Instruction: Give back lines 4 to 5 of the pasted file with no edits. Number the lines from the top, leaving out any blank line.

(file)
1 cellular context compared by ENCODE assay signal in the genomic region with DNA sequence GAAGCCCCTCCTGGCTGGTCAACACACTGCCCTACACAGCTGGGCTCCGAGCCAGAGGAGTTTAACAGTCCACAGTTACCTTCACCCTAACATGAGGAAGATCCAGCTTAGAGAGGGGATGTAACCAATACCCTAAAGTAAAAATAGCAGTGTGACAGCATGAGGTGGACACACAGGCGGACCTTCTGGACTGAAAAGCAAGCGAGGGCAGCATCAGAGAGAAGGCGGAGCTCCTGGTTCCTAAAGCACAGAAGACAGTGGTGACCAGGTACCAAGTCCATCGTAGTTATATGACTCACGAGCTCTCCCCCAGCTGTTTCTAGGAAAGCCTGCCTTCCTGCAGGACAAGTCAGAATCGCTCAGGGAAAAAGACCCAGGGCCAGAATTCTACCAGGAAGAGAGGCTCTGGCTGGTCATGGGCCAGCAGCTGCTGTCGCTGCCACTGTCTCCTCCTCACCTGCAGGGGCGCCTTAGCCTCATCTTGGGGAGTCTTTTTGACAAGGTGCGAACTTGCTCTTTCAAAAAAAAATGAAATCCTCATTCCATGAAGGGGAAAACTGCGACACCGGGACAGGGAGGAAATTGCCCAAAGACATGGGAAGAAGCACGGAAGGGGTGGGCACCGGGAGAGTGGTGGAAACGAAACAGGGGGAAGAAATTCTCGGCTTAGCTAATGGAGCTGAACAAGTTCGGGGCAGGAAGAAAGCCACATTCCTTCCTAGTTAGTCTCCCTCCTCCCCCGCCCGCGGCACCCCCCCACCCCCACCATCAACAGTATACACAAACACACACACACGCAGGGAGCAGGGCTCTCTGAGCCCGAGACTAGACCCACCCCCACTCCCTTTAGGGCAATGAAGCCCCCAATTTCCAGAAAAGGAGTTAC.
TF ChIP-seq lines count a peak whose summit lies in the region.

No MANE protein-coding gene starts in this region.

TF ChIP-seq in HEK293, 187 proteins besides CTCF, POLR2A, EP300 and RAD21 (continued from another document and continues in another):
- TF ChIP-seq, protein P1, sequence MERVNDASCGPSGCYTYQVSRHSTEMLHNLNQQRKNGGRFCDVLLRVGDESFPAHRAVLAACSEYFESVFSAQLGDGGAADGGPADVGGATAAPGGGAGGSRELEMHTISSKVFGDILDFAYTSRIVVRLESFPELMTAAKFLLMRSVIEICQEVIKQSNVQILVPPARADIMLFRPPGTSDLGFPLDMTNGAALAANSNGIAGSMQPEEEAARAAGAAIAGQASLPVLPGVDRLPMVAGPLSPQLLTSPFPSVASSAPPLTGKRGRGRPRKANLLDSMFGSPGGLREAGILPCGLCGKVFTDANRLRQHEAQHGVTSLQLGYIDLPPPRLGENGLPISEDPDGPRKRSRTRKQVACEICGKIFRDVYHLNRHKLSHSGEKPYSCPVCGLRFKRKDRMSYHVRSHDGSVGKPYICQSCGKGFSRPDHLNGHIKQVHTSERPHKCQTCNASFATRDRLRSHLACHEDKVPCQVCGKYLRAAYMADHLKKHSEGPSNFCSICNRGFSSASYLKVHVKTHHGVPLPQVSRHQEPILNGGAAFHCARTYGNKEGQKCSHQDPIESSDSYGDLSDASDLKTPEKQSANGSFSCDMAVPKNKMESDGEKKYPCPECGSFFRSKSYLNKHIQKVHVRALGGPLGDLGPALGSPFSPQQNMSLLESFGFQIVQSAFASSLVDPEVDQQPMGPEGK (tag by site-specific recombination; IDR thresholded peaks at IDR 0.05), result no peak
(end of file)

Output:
TF ChIP-seq in HEK293, 187 proteins besides CTCF, POLR2A, EP300 and RAD21 (continued from another document and continues in another):
- TF ChIP-seq, protein P1, sequence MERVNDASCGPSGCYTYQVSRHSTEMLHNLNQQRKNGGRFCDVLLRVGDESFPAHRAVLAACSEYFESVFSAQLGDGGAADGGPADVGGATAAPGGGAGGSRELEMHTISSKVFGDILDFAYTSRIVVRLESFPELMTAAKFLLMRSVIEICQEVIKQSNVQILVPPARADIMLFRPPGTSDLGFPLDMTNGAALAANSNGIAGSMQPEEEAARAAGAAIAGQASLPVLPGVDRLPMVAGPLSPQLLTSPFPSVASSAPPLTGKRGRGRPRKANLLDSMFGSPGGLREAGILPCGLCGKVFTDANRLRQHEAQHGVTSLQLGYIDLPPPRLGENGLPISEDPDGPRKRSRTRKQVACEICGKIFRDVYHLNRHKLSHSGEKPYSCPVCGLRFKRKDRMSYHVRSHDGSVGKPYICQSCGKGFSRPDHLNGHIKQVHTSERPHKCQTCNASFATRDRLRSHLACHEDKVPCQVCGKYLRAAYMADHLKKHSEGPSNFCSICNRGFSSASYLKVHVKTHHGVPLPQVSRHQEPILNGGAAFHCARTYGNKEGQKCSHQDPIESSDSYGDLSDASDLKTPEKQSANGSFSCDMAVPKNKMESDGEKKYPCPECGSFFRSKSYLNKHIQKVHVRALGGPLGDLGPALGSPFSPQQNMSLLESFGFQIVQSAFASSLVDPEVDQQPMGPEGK (tag by site-specific recombination; IDR thresholded peaks at IDR 0.05), result no peak